I read an article recently about Slack (NYSE:WORK) losing 11% of its market value on Nov. 19 due to news Microsoft (NASDAQ:MSFT) Teams was taking a commanding lead in the enterprise messaging solutions market.
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Although the MSFT stock price barely moved on the news, it was a gentle reminder to those long Microsoft that a lot of good things are happening right now for the company. On a roll, Microsoft’s growth looks to be accelerating, justifying a loftier valuation.
In late October, I wrote a piece entitled “7 Reasons to Buy Microsoft Stock Now.” One of the reasons was Microsoft Teams. I argued that the company had yet to make its collaboration software a priority.
Yet the news that Microsoft has 20 million daily active users, 66% more than Slack, and is growing DAUs at 50% per quarter, has got to be disheartening to Slack CEO Stewart Butterfield, who has seen Slack stock go from a 48.5% first-day gain in June to a 13.5% decline through Nov. 25.
While Butterfield swears employees of companies using Slack enjoy it — they reportedly spend nine hours a day using it (does any work get done?) — you can’t help but think Teams will soon put Slack out of business.
However, it isn’t Microsoft Teams that’s got me particularly excited about its growth opportunities, but rather a quick peruse of its financials.
Something Called “Performance Obligations”
I like to consider myself a “big picture” thinker, who is more about a company’s business model and vision for the future than I am a “number cruncher.” Still, when I recently took a quick look at Microsoft’s Q1 2020, the words “performance obligations” and “unearned revenue” caught my attention.
Those who read every last line of a 10-Q are likely very familiar with both of these terms. I, sadly, am not. It’s not that I don’t understand what they mean; it’s just that my “big picture” brain tends to stick to simple things like understanding how each segment performed and why. I don’t tend to get more granular than that, although from time to time, I will.
This is one of those times.
Performance obligations, according to its 2019 10-K, “represents contracted revenue that has not yet been recognized (“contracted not recognized revenue”), which includes unearned revenue and amounts that will be invoiced and recognized as revenue in future periods.”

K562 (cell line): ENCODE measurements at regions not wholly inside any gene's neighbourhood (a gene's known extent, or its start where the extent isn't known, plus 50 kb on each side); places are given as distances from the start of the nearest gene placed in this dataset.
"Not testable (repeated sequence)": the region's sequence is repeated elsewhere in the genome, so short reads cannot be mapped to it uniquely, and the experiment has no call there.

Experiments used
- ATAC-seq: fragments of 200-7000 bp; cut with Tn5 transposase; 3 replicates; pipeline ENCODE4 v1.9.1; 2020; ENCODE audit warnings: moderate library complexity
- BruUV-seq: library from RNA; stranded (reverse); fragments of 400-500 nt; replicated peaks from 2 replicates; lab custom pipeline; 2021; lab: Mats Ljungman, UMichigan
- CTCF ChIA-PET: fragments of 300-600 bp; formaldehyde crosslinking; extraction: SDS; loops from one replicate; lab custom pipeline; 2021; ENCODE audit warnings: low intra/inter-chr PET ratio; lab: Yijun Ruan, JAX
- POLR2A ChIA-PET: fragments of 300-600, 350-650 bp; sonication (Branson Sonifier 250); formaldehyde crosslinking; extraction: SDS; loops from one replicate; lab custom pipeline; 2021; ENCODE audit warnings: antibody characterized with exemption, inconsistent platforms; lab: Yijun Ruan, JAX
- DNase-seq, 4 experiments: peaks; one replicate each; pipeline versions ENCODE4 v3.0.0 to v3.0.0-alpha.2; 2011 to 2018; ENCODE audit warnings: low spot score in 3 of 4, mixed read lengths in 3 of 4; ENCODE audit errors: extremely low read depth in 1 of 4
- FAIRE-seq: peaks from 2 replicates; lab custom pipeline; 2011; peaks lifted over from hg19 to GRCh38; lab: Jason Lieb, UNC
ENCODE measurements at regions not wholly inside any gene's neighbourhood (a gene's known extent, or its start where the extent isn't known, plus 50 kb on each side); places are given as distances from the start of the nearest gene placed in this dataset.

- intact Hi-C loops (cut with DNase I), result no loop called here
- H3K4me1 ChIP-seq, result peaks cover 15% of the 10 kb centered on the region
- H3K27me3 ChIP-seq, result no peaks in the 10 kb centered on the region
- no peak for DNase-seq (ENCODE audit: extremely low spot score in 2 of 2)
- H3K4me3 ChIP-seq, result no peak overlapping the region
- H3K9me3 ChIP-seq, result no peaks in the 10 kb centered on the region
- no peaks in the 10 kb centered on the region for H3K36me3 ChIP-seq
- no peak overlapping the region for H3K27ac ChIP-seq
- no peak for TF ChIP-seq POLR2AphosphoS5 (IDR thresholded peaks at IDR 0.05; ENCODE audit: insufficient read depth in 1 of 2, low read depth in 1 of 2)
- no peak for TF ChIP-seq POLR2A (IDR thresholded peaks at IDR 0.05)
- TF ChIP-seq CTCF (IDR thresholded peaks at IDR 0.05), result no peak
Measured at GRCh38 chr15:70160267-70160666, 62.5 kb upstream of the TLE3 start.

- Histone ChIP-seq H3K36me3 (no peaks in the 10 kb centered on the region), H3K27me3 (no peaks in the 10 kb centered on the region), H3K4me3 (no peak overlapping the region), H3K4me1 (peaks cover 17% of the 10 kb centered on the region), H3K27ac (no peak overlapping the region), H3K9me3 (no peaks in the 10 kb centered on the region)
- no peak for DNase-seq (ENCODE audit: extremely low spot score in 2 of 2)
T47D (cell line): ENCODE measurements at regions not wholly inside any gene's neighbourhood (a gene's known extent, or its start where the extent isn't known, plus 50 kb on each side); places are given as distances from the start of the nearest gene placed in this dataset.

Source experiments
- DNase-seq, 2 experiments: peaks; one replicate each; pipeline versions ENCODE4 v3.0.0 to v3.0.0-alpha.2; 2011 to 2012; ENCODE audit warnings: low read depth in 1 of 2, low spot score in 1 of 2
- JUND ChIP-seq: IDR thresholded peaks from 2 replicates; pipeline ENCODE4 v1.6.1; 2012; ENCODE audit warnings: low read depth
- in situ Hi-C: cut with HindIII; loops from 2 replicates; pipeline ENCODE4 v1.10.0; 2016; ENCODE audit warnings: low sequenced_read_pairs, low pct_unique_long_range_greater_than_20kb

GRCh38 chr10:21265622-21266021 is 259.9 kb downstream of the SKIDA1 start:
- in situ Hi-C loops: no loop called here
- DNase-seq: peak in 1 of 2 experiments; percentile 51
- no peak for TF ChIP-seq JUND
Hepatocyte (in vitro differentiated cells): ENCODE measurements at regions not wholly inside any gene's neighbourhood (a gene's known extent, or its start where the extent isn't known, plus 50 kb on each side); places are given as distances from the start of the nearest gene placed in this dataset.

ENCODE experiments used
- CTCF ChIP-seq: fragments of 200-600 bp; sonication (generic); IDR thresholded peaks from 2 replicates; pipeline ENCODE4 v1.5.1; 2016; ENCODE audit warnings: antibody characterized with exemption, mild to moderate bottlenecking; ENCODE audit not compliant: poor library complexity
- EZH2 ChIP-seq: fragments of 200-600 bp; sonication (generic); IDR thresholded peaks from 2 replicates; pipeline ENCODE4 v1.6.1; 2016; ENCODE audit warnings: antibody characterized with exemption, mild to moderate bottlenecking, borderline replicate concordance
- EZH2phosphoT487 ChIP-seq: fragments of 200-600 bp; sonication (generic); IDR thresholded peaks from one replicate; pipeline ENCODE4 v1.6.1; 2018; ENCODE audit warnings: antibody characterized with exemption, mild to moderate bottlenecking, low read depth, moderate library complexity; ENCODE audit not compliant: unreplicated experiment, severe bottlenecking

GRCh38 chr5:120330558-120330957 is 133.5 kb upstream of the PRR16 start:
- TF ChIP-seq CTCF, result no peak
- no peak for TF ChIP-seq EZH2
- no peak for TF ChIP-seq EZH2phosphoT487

It goes on to say its customers are committing to longer contract terms for its products and services.
That’s excellent. Some might call it “sticky” revenue.
Anyway, in its Q1 2020 10-Q, it says that the company’s performance obligations at the end of September were $89 billion, with 50% to be recognized by next September ($44.5 billion) and the remaining 50% ($44.5 billion) after that.
Consider it similar to a backlog a manufacturer might have on orders meant to be completed at a later date for future delivery.
In Q1 2019, its performance obligations were $71 billion, with approximately 60% to be recognized over the next 12 months ($42.6 billion) and 40% after that ($28.4 billion). In Q1 2018, its performance obligations were $59 billion, with approximately 60% to be recognized over the next 12 months ($35.4 billion) and 40% after that ($23.6 billion).
What Does This Tell Us About MSFT Stock?
In the last three years, future revenue due over the next 12 months grew by 26% from $35.4 billion to $44.5 billion, while the future revenue due after that grew by 89% from $23.6 billion to $44.5 billion.
Now, I’m no CFO, but if this doesn’t tell you Microsoft’s growth opportunities are accelerating, nothing will. And that’s terrible news for the Slacks of the world.
At the time of this writing Will Ashworth did not hold a position in any of the aforementioned securities.
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